Bobby Charles (Born 21/02/1938)
|Far more successful as a songwriter than a recording artist, Bobby's relatively rare forays into the recording studio are still excellent examples of the New Orleans / Louisiana take on R&B and swamp pop. He was born Robert Charles Guidry in the country town of Abbeville and grew up listening first to traditional Cajun music and then R&B and very early rock'n'roll.
As a teenager, Charles began singing with a band called the Cardinals. Only around fourteen years old at the time and performing at Mount Carmel High School dances, he wrote 'See You Later Alligator', which eventually came to the attention of Leonard Chess around the time that the Chicago label was beginning to make an impression on the national charts. Chess arranged for Charles to record the song in New Orleans, released the single in 1955 and signed him sight unseen - creating the Bobby Charles moniker at the same time. The song has of course gone on to be recorded by many others, selling millions along the way. Bobby had some limited success as an artist with Chess, recording a number of R&B tracks that were already beginning to show a strong Cajun influence in their writing.
It was as a songwriter however that he increasingly began to find a degree of consistent success. The most obvious examples of this early work include the Fats Domino hit 'Walkin' To New Orleans' and Clarence 'Gatemouth' Henry's 'But I Do'. Charles was still recording in the 60s, albeit sporadically, and was already beginning to experiment, adding a country influence to the basic cajun flavoured R&B mix.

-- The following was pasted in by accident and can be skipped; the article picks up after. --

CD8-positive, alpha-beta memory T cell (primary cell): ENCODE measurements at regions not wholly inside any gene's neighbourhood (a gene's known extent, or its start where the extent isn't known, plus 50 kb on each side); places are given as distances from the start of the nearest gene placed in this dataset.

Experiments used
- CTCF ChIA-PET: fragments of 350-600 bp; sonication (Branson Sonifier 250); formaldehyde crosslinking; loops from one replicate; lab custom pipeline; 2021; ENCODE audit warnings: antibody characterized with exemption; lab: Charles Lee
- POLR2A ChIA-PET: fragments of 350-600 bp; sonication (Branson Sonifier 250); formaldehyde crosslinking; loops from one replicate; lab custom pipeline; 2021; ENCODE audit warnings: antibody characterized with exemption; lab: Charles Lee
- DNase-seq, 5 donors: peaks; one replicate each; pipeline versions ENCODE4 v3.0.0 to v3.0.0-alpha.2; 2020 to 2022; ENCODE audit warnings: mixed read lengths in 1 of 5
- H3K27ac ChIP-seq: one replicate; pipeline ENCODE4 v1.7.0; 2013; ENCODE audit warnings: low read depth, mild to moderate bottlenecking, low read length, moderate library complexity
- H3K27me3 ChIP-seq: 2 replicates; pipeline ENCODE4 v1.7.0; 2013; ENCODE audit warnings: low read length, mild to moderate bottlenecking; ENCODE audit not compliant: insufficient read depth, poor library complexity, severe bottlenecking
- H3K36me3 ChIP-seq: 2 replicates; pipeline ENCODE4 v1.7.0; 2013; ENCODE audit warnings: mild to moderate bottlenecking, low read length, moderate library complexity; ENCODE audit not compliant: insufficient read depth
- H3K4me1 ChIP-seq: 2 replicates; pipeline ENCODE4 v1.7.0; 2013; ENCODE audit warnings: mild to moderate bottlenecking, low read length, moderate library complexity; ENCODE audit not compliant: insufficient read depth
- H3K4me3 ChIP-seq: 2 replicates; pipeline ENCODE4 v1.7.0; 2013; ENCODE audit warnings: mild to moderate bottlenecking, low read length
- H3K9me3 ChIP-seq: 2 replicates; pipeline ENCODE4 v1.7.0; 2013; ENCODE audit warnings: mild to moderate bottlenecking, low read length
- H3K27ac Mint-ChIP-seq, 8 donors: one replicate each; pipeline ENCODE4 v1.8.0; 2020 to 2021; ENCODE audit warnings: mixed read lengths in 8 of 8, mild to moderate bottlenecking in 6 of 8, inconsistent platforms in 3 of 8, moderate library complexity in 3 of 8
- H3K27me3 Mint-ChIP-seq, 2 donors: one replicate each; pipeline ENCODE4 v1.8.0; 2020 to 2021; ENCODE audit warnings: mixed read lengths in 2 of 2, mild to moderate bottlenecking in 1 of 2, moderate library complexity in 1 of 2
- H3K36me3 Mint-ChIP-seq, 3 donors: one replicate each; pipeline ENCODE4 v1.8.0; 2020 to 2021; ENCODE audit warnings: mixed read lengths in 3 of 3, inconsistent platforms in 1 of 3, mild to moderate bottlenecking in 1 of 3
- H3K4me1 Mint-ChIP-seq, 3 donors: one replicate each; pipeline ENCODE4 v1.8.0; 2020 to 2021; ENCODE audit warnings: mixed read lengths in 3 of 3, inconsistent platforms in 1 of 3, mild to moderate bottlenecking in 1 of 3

After that his material continued to be recorded by a wide range of artists, but Charles himself kept a relatively low profile. He appeared with his friends the Band at their "Last Waltz" extravaganza (performing the infectious 'Way Down Yonder In New Orleans') and he produced the album "Clean Water" in 1986, which I believe was a Europe only release. In 1995 he put together "Wish You Were Here Right Now", which the Primer thought was excellent but which again didn't really sell in the numbers it deserved. It consisted largely of material he recorded in 1992 and 1993 and included contributions from Neil Young, Fats Domino and the great slide player Sonny Landreth. A follow up ("Secrets Of The Heart") was released in 1998.
The album to get, however, if you are knew to Charles as a recording artist, is the 2004 release "Last Train To Memphis". A 2CD set, the first pulls together unreleased material from the 70s, 80s and 90s and includes a great cajun version of 'See You Later Alligator'. The second, bonus CD includes material from previous albums such as "Wish You Were Here Right Now" and others. Together, they showcase not only what a great writer Charles is, but also how effortlessly he puts together the wonderful, relaxed sound of New Orleans. As one reviewer put it, all the good things about roots Americana are here - an encyclopaedia of modern American music and universal and timeless as a result. For those who thought Americana took hold in the early 90s, think again!
Charles' songs have been recorded by the likes of Ray Charles, Etta James, Lou Rawls, Junior Wells, Joe Cocker, Muddy Waters, Delbert McClinton, Amos Garrett, Wilson Pickett and Paul Butterfield. Many of them have been wonderful recordings of great material, but there's nothing to beat the original - accept no substitute. Bobby's interpretations of his own material are unique, and yet they feel like songs you've been listening to all your life.